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What are the various kinds of irony in The Screwtape Letters and what are its effects?
The Screwtape Letters satire. use irony, exaggeration, and humor to ridicule or at least evaluate common societal assumptions. There are several types of irony used in the course of this satire. The first type of irony might be referred to as common irony. This occurs when an author suggests meanings or ideas that occur outside of the literal interpretation of his words. For example, Screwtape describes God as “the Enemy,” but this does not mean that the author, C.S. Lewis, sees God as just an enemy. Lewis, for the most part, is advancing a Christian position wherein God is actually “the Ally.” But God, in Lewis’s total view may take on characteristics of both enemy and ally. For skeptical Christians, after all, God is a force they struggle against as they try to continue to live as secular non-believers. During this struggle, these skeptical believers may well see God as an opponent, a force against which they struggle. Once they finally do accept God, God becomes their ally, the main force helping them to lead responsible, moral lives. In other words, irony is a way of saying to things at once. In Screwtape’s voice, God becomes both enemy and ally.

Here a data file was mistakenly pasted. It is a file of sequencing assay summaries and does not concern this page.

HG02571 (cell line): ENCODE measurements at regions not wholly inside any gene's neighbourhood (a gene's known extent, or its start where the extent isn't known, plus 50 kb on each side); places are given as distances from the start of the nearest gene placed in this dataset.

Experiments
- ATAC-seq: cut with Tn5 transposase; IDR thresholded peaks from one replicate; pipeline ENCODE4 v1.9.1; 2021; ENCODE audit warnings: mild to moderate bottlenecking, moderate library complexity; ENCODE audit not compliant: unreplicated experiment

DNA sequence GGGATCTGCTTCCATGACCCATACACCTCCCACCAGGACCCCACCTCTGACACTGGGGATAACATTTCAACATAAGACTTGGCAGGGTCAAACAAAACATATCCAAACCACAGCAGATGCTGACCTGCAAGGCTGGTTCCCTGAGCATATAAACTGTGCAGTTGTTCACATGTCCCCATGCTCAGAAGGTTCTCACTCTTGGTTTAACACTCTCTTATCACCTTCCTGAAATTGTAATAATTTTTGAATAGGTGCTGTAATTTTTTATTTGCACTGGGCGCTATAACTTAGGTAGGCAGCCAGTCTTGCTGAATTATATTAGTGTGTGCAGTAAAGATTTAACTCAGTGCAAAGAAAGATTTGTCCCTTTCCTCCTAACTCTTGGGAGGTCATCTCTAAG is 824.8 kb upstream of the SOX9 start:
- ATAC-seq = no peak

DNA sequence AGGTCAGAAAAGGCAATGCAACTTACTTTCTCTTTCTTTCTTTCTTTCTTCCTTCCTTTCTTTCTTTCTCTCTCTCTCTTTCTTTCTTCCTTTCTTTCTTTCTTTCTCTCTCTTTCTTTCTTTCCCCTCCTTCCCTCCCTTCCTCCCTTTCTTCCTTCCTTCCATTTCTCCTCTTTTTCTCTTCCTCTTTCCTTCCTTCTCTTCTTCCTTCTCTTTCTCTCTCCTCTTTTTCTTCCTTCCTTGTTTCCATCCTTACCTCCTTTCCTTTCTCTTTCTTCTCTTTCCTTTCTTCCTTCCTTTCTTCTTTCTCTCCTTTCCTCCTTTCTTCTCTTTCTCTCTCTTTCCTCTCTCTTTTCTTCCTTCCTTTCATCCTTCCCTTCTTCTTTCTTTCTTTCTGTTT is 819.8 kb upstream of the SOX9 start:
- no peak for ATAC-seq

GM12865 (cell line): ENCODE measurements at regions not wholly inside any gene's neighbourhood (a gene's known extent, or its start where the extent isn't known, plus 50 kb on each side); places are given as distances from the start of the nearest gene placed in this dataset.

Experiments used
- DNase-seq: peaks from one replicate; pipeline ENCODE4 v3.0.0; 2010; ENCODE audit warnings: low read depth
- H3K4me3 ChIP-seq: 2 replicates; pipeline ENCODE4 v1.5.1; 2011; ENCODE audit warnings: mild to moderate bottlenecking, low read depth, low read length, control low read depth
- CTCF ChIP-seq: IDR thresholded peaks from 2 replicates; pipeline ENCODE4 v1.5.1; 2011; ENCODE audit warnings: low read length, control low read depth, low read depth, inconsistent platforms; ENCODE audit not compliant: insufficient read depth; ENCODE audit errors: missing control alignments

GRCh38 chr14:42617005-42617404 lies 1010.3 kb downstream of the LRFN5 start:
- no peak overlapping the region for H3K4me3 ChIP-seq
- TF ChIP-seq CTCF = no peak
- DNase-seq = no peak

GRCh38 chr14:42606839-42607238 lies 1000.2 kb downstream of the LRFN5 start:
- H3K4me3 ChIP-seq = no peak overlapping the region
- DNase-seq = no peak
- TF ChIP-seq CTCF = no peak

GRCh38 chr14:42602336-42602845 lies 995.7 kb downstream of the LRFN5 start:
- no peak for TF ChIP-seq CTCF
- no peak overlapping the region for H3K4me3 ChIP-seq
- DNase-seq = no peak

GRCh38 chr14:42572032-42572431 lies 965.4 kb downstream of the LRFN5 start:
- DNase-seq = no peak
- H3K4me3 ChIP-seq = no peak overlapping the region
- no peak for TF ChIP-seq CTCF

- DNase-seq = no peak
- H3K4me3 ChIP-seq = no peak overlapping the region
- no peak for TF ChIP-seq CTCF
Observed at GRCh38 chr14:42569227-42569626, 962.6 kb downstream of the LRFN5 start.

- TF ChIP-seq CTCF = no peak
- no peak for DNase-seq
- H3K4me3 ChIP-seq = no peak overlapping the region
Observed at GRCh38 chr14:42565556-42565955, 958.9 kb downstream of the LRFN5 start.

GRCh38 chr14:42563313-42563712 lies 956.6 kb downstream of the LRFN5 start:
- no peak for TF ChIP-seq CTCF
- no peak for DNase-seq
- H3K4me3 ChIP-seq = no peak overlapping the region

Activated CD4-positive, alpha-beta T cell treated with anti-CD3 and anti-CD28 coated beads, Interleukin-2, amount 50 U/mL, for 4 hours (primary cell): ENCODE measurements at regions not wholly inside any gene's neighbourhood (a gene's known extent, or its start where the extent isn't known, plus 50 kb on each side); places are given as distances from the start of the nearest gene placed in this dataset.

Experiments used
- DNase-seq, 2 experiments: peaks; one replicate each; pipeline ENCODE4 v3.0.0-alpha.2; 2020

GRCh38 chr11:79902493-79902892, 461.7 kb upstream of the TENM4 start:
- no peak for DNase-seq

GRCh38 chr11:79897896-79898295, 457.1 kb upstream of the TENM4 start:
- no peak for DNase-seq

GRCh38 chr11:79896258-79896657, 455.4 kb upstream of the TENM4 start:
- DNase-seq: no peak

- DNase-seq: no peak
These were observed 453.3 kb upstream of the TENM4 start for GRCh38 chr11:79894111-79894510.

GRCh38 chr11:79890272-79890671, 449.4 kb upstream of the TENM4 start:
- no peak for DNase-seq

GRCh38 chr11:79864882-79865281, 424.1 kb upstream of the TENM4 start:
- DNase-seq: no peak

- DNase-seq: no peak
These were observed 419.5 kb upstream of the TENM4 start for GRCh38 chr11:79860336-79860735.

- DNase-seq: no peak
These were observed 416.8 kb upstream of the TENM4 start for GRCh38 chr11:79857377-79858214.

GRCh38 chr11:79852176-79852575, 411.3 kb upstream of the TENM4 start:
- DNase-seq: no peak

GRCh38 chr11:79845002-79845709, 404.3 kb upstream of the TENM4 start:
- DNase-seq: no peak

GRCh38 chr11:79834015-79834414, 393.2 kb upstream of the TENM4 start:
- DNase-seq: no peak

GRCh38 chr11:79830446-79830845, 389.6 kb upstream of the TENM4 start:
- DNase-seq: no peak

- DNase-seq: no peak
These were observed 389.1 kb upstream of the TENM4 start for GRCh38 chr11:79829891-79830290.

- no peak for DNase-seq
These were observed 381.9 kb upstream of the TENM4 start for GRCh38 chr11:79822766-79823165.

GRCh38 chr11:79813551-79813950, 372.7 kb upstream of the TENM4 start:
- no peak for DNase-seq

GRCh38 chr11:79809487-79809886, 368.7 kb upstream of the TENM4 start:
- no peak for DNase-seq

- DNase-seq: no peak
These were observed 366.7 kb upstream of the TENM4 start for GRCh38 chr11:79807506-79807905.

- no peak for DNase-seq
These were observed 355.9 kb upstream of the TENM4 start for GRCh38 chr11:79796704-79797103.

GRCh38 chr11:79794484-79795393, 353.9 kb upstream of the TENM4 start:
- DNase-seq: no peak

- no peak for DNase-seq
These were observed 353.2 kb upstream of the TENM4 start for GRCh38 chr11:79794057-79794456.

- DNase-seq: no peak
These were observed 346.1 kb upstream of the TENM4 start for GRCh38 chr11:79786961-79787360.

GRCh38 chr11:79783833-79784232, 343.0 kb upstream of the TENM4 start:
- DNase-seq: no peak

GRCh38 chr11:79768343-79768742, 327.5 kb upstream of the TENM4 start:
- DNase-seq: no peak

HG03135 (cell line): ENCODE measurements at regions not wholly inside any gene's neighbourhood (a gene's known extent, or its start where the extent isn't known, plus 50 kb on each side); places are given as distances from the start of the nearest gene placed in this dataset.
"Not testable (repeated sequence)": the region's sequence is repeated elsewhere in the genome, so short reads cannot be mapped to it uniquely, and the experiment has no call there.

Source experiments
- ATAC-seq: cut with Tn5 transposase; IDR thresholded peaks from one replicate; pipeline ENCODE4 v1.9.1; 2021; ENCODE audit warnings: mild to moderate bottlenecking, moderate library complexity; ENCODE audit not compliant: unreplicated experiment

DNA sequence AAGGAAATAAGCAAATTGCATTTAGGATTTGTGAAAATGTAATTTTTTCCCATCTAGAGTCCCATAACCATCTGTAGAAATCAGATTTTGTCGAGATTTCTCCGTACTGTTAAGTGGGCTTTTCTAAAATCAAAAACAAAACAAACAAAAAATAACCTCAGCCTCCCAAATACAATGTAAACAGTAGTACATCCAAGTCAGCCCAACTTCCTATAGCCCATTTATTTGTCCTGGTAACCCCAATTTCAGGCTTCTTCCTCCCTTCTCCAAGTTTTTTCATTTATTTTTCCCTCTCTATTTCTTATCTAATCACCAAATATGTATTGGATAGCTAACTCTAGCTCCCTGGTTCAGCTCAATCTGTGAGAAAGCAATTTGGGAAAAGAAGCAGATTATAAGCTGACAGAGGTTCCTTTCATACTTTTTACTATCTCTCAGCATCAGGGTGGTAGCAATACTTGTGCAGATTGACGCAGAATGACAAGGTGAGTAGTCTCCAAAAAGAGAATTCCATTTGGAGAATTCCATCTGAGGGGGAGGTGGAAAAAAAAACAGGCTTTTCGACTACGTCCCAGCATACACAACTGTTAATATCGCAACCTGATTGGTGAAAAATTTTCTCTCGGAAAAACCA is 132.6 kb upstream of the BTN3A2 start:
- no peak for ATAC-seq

The second type of irony in The Screwtape Letters is called dramatic irony. This kind of irony occurs when readers of a book (or viewers of a play) know something about which a character within the story is ignorant. With common irony, the reader must use tonal clues and context to create an approximation of the author’s complete view on a subject. With dramatic irony, readers are given a more complete view of a situation than a character. This prompts them to imagine themselves into the character’s more limited position. In The Screwtape Letters, Screwtape is wholly ignorant of the fact that his letters are being read by a human audience. He imagines he is giving advice to Wormwood about how to tempt a patient into Hell, but, he is giving advice to humans about how to lead moral lives. Adding depth to this irony, Screwtape’s failure “humanizes” him and invites the reader’s empathy. Humans and devils have this much in common: they fail. In general, irony is a way to activate reading. It encourages readers to feel for, and with, characters in a story, and, at the same time, irony asks them to imagine themselves into the author’s position, to construct a fuller meaning that seems to exist outside the words themselves.